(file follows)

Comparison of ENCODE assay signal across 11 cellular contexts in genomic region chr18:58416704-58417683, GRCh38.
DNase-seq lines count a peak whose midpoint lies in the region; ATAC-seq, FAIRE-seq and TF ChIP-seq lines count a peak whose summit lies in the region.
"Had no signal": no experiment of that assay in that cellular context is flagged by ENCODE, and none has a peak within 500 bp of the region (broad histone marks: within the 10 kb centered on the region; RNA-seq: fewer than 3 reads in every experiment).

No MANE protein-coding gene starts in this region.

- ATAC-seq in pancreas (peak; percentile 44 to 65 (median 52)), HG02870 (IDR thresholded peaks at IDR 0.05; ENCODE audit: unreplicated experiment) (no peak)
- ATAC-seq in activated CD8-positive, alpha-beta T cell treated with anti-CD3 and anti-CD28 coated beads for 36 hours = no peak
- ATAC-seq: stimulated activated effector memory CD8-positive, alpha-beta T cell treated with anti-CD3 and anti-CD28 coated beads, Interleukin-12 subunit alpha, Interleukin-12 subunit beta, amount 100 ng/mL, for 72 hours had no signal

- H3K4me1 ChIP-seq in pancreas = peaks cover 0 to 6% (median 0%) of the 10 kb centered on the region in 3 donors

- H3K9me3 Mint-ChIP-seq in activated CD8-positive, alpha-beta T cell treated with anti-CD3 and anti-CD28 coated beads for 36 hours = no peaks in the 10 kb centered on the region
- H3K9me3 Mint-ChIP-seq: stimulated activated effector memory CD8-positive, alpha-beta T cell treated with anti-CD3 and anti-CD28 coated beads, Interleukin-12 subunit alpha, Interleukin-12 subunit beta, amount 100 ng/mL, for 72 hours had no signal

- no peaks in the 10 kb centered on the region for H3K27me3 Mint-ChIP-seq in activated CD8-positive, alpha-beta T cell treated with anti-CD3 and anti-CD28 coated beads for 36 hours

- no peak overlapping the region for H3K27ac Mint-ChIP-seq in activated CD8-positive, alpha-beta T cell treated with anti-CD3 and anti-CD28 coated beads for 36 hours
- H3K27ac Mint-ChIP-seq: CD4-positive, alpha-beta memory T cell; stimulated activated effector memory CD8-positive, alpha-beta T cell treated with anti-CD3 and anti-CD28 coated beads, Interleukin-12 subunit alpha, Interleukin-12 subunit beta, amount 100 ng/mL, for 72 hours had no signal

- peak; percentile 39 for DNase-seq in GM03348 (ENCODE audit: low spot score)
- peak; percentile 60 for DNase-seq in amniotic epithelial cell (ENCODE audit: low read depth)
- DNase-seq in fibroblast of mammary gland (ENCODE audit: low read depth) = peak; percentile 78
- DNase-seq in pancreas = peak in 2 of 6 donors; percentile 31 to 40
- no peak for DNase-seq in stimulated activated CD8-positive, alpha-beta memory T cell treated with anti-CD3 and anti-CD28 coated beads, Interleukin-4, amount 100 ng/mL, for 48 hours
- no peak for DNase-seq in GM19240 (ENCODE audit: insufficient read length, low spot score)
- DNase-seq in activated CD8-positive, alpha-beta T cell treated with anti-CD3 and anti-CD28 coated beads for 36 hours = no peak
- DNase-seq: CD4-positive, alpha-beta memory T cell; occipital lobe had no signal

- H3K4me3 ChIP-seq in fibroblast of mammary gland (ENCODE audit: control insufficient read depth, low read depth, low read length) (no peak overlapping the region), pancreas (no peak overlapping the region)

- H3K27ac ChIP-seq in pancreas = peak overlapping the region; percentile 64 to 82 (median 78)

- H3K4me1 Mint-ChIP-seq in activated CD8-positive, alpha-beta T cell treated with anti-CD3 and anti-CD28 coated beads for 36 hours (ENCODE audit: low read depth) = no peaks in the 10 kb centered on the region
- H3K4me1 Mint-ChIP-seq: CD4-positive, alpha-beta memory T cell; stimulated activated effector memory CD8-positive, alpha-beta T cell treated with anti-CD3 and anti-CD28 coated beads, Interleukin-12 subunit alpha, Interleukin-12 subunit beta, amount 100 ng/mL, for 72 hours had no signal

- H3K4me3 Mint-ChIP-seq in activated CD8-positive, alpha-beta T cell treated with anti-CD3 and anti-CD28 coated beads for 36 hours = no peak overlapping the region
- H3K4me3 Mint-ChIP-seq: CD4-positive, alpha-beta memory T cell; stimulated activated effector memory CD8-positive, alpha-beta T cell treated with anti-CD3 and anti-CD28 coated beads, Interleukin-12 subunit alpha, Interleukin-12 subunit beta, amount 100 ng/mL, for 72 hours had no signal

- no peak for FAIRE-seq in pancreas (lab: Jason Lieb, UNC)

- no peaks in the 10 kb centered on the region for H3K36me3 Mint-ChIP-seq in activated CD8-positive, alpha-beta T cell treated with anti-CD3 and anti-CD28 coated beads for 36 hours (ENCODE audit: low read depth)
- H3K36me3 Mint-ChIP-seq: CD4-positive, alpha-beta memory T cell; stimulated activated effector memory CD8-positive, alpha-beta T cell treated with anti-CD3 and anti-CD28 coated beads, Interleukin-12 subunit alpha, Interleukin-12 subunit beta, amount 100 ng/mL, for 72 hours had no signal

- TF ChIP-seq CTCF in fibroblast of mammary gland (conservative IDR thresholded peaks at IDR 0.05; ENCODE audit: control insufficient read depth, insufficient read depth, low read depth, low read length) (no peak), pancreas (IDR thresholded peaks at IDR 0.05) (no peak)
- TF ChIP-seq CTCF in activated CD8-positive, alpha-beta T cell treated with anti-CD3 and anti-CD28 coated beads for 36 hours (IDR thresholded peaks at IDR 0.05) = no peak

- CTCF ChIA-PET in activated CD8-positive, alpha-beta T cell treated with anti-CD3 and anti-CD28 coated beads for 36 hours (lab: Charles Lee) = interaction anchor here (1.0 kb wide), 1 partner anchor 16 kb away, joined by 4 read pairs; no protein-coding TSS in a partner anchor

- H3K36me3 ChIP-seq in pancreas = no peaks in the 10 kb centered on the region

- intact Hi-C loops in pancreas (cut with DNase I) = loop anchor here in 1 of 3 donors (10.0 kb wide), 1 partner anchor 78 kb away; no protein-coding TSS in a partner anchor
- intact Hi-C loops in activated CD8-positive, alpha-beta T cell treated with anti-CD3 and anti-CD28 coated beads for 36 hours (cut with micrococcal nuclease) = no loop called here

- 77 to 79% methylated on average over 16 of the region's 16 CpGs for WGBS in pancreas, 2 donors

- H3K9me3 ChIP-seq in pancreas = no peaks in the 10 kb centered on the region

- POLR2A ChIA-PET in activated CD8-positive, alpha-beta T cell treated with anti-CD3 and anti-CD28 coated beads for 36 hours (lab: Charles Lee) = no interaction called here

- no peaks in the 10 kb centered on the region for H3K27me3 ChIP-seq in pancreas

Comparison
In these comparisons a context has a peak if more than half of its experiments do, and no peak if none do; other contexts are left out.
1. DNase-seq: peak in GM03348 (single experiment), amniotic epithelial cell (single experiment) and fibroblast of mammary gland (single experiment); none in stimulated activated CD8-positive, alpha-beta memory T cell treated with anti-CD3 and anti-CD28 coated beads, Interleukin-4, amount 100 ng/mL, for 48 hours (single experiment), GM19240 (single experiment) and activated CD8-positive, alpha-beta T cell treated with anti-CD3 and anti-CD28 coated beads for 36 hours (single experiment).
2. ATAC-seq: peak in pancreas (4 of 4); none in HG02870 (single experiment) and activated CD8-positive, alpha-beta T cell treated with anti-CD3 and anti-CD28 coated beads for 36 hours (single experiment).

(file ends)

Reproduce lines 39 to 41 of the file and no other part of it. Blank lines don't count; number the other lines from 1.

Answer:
- POLR2A ChIA-PET in activated CD8-positive, alpha-beta T cell treated with anti-CD3 and anti-CD28 coated beads for 36 hours (lab: Charles Lee) = no interaction called here

- no peaks in the 10 kb centered on the region for H3K27me3 ChIP-seq in pancreas

Comparison